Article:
If the TX light comes on it is indeed in transmit mode. You are taking the PTT line to ground somewhere.
check all of your connections that there is nothing shorted at the connector and nothing is touching where it shouldn't be touching. No solder bridges.
I've made many of these cables
and a stray strand of wire can be a real pain. In all honesty if there is a commercial
cable available it's worth the $20 to not have my old eyes strain and shaky hands try to fight those connectors for me.
However, it's easy enough to do if your hands are steady and your eyes can see well enough to solder to the connectors.
Often it is not possible to use more than one connector at the same time on some devices that don't have good isolation. I've run into that more than once as well. In this case sometimes it can be a challenge, but still doable.
It's very easy to get your wires crossed so to speak. Something you want to check very closely is the pinout and remember that it is often as you look into the connector on the equipment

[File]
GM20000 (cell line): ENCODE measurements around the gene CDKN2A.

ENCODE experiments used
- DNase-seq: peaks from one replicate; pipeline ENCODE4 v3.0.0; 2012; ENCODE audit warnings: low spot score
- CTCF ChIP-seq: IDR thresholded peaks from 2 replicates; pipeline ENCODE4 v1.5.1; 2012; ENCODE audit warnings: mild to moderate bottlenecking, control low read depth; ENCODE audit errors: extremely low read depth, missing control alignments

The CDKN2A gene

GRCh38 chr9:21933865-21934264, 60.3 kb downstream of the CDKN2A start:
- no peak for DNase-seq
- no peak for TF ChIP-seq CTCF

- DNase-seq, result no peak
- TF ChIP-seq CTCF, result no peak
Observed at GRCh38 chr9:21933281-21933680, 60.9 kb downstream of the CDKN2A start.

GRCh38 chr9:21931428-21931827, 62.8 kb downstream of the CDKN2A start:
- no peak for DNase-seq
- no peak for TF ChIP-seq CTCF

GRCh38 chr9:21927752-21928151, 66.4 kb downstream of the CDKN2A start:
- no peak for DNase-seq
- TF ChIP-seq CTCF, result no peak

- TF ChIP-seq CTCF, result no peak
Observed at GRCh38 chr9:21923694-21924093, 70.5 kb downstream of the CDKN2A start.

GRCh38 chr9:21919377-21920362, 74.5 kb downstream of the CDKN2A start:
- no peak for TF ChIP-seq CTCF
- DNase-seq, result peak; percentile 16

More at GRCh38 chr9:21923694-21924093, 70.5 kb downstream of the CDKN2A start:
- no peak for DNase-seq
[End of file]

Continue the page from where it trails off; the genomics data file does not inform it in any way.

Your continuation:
, not the end of the cable so everything is 180 out like a negative photograph. It helps me to draw out the connector and write the numbers down, if your cable has colors match those with the connector numbers so you've got everything right when you get to the other end.
if you are 100% sure everything is right on the 13 pin din, reverse polarity on the mono plug and give it a go.
Before starting over, check all the software
settings. Some use RST/DTR for TX, They may be checked causing the software
to key the radio
. One way to check it is to power off the machine and plug in the cable. If it isn't in TX when the machine is off the software is keying it. Otherwise you have a grounded TX circuit in the cabling.